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Processed Food Addiction Affecting More Americans Then Ever

Processed Food Addiction

Processed Food Addiction Affecting More Americans Then Ever

Processed Food Addiction might not carry the same, er, weight (sorry) as drugs and alcohol, though when we consider the harm it does to Americans, perhaps that should change. Oh, we’re not saying that dropping the Ho-Ho‘s and Ring Dings are as hard as kicking opioids or alcohol. We are though saying that junk food causes just about as much economic damage to our world.

In July of ‘22, the good folks at the Centers for Disease Control and Prevention (CDC) found that obesity costs the U.S. healthcare system nearly $173 billion a year. At the same time, the equally good folks at the Department of Health and Human Services (HHS) found that the annual economic impact of substance misuse was estimated to be $249 billion (for alcohol misuse) and $193 billion (for illicit drug use). If we factor in the impact obesity has on the rest of the economy, it’ll certainly bound up to around even. At the very least, the weight of all that processed food will surely add up to no good.

But why? How does something as innocuous-sounding as processed food addiction even come close to alcohol and drug addiction? Well, physiology of course. And the bright minds at Scientific American know just how to sum it all up:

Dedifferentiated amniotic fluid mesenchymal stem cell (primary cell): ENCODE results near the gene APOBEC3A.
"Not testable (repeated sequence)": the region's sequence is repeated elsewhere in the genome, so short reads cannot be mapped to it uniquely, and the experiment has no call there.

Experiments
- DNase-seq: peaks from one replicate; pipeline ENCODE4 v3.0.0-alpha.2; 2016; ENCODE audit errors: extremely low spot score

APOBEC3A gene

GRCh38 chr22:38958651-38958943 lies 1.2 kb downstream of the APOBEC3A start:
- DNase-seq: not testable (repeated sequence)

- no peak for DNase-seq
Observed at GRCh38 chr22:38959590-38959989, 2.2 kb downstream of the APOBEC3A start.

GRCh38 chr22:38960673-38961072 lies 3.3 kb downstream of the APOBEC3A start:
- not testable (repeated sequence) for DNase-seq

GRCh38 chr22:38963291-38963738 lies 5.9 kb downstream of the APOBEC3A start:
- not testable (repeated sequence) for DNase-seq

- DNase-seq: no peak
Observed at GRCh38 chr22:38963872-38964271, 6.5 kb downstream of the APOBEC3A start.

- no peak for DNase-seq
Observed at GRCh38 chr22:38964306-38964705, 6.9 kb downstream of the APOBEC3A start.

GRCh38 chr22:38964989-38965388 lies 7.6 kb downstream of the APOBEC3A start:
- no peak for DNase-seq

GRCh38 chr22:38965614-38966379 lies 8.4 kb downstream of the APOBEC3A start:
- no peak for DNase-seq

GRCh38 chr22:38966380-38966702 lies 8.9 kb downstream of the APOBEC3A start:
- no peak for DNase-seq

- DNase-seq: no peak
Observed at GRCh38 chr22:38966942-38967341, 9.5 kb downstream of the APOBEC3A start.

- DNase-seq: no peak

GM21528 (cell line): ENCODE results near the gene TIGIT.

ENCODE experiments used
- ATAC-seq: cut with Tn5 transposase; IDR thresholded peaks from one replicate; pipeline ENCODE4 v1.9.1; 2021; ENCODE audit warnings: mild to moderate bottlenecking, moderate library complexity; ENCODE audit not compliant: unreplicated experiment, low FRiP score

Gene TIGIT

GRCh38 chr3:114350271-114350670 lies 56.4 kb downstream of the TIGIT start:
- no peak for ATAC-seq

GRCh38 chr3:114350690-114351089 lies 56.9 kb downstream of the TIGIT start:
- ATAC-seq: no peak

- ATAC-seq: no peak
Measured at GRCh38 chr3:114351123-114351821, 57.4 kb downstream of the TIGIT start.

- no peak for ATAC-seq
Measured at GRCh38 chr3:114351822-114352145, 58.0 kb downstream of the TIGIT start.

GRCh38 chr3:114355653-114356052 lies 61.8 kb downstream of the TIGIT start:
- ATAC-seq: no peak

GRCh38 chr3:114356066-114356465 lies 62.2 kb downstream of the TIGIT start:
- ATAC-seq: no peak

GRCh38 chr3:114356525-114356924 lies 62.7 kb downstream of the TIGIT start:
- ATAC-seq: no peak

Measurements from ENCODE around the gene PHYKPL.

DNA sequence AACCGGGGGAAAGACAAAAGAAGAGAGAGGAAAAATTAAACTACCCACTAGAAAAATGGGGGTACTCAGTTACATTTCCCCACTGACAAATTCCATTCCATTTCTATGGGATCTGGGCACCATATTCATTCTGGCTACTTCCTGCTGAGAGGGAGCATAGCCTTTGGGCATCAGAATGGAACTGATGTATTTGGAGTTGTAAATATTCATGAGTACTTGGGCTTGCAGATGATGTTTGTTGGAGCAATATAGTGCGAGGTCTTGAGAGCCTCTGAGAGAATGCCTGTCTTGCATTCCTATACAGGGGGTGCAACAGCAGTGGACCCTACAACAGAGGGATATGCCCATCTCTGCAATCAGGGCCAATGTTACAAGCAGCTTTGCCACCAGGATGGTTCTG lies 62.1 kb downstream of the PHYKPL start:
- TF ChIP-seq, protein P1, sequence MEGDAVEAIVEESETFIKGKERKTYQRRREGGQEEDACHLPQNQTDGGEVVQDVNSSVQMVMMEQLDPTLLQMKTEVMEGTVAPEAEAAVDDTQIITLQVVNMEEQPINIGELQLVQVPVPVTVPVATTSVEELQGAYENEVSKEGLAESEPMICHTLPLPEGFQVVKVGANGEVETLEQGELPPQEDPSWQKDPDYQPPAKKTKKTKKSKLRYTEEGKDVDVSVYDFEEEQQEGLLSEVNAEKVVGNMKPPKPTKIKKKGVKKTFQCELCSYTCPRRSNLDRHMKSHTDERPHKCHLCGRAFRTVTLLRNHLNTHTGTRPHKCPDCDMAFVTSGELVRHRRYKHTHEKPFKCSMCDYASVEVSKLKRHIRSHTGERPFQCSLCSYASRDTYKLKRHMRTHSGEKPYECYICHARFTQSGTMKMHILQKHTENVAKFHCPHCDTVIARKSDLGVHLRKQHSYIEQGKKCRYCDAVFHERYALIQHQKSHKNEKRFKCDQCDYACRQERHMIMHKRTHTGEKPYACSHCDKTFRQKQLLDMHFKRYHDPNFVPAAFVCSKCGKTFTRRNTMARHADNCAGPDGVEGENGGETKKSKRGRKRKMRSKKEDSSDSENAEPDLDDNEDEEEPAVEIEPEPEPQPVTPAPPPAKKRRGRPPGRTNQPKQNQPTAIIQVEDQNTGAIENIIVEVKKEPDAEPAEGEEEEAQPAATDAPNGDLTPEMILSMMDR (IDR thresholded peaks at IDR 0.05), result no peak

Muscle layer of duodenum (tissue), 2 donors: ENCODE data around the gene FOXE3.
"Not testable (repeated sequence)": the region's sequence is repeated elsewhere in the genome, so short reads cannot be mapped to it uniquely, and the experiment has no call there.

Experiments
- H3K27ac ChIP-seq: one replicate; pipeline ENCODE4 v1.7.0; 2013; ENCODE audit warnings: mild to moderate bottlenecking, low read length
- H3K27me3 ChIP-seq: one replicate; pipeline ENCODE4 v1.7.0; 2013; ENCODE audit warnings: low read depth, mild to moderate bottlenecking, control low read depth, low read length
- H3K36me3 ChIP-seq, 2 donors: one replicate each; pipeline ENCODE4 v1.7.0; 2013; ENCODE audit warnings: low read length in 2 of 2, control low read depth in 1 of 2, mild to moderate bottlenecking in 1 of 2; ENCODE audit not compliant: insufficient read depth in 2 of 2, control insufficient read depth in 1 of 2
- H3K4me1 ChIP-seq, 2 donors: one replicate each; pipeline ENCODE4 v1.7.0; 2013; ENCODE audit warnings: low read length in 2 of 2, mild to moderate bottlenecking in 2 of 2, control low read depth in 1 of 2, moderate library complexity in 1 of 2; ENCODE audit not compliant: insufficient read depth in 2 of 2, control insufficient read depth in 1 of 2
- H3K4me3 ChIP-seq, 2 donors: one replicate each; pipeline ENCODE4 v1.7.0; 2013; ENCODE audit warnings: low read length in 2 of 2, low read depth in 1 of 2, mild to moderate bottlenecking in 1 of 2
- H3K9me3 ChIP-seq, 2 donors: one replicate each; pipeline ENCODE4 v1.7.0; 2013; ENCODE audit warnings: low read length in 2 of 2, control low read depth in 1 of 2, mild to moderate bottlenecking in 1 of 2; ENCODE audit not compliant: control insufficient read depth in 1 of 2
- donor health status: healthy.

“Obesity may be caused by hedonic overeating that hijacks the brain’s reward networks. Like addictive drugs, overeating creates a feedback loop in the brain’s reward centers—the more you consume, the more you crave, and the harder it is for you to satisfy that craving.”

Feedback Loops

Sound familiar? Well, if you’ve ever had a problem with drugs or alcohol it most certainly sounds familiar. Eerily familiar. And if you’ve ever had a problem with alcohol or drugs you’ll also know just how difficult it is to get off that “feedback loop.” Our brains seem built for reward; and the more reward we provide those confounded things, the more they crave.

And the more they require. Anyone who’s ever suffered from addiction knows how quickly our brains become accustomed to those rewards. They’ll also know how quickly those brains will demand to be rewarded simply for doing the day-to-day. That same endemic need happens to the processed food addict. After all, aren’t their brains also being rewarded with chemicals?

Of course they are.

It’s Not a Snack Attack

Nobody gets in a bad mood when they can’t have a carrot. Nobody with any sense anyway. Same goes for those with a yen for apples. You may crave a certain vegetable or fruit, but you’ll hardly throw a fit when your significant other ate the last carrot or apple.

Not so with processed food. Not only do processed food addicts get mad when they don’t have their favorite fix, but they can even get violent. In fact, couple have been known to break-up over one partner’s propensity to eat the other’s snacks.

It’s not about having a mere snack attack. Not even close. No matter how many Saturday Night Live skits it might recall, how “crazy delicious” Mr. Pibb and Red Vines really may be, or how funny Andy Samberg and Chris Parnell are in joking about it. Taken in combo the two could prove to be severely harmful. (And we don’t mean Samberg and Parnell either.).

In other words, while it’s tempting to joke about processed food addiction. Or at least to belittle it in some way. Again, the chemistry suggests we do otherwise. In fact, it pretty much insists that we do.